Sir Robert Chiltern is a successful Government minister, well-off and with a loving wife. All this is threatened when Mrs Cheveley appears in London with damning evidence of a past misdeed.... See full summary »
Ivan, a 36-year old ex-rock singer and a disillusioned war veteran who lost both legs in the recent Croatian Homeland War, discovers a dark family secret, which fundamentally changes his life he now wants to end.
Arsen A. Ostojic
In order to recover the body of her son lost during the war in Bosnia, a grieving, but strong-willed Muslim woman, Halima, must track down her estranged niece, who we find carries a mysterious connection to him.
In 1930, Mrs. Erlynne, who describes herself as poor and infamous, driven from New York society by jealous wives, sees a news photo of wealthy Lord Windermere and his young wife: she heads for the Amalfi Coast to be among the rich and famous for 'the season' and to snare Mr. Windermere. Gossips twitter as he spends his afternoons with her, his wife blissfully innocent as she blushingly fends off attentions from a young English nobleman, an international playboy who thinks he's in love. Mrs. Erlynne is also pursued by a worldly-wise older English nobleman. Mrs. Windermere's 20th birthday party approaches, where all plays out amid numerous amoral Wildean aphorisms.Written by
The historic airliner used at the end of the film is a De Havilland Dragon Rapide biplane, built in Britain in the 1930s. This one is registration D-ILIT, and is privately owned in Germany. It is fully airworthy (as can be seen in the film) and appears at air displays etc. See more »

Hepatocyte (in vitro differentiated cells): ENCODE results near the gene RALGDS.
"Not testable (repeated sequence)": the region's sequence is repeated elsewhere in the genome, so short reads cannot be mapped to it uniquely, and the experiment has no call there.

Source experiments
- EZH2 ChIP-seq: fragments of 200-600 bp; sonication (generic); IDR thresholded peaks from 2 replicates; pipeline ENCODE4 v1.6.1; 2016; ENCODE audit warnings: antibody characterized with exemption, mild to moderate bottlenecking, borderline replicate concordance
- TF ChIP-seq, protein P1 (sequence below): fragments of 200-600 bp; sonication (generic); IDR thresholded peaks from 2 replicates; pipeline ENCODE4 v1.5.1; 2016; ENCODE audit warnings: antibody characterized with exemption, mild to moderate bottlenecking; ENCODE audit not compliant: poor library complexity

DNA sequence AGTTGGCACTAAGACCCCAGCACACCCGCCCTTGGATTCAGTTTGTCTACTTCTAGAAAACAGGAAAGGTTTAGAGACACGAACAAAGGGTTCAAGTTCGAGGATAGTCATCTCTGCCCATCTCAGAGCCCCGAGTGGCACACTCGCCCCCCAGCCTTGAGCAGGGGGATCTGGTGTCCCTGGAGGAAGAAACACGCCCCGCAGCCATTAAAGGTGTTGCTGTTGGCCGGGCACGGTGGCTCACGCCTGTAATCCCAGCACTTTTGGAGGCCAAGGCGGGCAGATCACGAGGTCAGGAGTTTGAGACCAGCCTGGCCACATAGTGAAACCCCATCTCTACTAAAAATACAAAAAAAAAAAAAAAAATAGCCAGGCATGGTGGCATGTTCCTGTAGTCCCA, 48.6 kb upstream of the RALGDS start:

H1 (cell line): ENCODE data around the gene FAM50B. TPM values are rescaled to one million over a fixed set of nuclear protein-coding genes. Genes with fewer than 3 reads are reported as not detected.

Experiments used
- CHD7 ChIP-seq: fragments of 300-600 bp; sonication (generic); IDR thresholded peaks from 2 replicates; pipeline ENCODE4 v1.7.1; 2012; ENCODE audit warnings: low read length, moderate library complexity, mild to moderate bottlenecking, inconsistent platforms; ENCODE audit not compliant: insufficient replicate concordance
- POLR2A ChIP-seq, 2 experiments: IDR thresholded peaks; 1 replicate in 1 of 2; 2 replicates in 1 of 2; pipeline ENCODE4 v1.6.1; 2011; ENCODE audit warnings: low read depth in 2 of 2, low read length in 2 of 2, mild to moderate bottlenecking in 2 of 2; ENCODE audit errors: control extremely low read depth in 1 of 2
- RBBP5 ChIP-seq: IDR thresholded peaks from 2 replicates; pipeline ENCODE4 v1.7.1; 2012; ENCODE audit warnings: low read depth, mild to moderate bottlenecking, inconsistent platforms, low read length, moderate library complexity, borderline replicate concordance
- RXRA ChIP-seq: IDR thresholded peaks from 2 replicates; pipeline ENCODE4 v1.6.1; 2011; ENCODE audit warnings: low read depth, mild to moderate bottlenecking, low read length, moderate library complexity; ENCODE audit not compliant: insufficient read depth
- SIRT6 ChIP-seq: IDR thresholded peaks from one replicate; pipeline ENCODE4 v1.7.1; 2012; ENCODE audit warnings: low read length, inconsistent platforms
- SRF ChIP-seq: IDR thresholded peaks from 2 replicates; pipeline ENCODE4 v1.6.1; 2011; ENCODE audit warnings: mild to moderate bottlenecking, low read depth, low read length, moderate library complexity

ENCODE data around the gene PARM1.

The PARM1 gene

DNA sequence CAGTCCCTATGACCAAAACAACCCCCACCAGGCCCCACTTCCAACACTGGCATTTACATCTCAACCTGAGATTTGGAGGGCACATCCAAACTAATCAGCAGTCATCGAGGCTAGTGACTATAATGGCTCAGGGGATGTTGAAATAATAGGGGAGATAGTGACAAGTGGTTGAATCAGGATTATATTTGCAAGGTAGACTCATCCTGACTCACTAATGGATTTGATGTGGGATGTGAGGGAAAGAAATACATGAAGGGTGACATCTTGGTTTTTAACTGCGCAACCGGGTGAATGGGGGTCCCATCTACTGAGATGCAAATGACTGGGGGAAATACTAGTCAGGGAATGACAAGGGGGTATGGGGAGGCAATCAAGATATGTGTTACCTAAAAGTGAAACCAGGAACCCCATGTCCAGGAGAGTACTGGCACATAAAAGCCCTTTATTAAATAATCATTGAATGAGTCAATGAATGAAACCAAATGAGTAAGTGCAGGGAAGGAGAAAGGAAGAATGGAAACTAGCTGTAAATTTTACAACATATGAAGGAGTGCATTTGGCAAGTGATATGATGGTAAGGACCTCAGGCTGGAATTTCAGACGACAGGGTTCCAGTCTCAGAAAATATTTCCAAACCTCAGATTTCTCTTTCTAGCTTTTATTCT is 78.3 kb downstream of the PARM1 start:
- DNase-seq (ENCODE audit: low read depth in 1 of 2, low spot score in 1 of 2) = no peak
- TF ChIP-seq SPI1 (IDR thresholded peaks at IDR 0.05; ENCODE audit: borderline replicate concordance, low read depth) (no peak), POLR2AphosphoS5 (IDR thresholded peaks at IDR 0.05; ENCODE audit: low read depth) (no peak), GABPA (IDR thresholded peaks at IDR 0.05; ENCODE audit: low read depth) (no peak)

In the scene where Meg is painting her nails (after discovering her husband has been writing checks to Mrs. Erlynne), the nail varnish clearly has a gray plastic lid, which wouldn't have been available in this era. See more »
A very engaging film with some memorable performances
I almost didn't bother to see this, but I'm pleased that I did.
As noted by other comment writers, the strength of this film is the two fine performances of Helen Hunt and Tom Wilkinson, especially Wilkinson in the role of Tuppy.
The film suffers the usual foibles of a stage adaptation, with some scenes seeming very contrived, as the characters linger at bars and exchange witticisms. On the other hand the writer and director have made a serious effort to address this problem and succeed in parts, (Lady Windermere and Lord Darlington's stroll through the fish sellers is a memorable example).
I am not familiar with the original play and especially towards the end was quite swept along by the narrative tension, which again was a very pleasant surprise.
So in conclusion, a clever little story, some fine performances and a stack of Wilde's incisive aphorisms on the vagaries of the human condition. What's not too like? It deserves to be widely seen, so get out and see it before it's too late!
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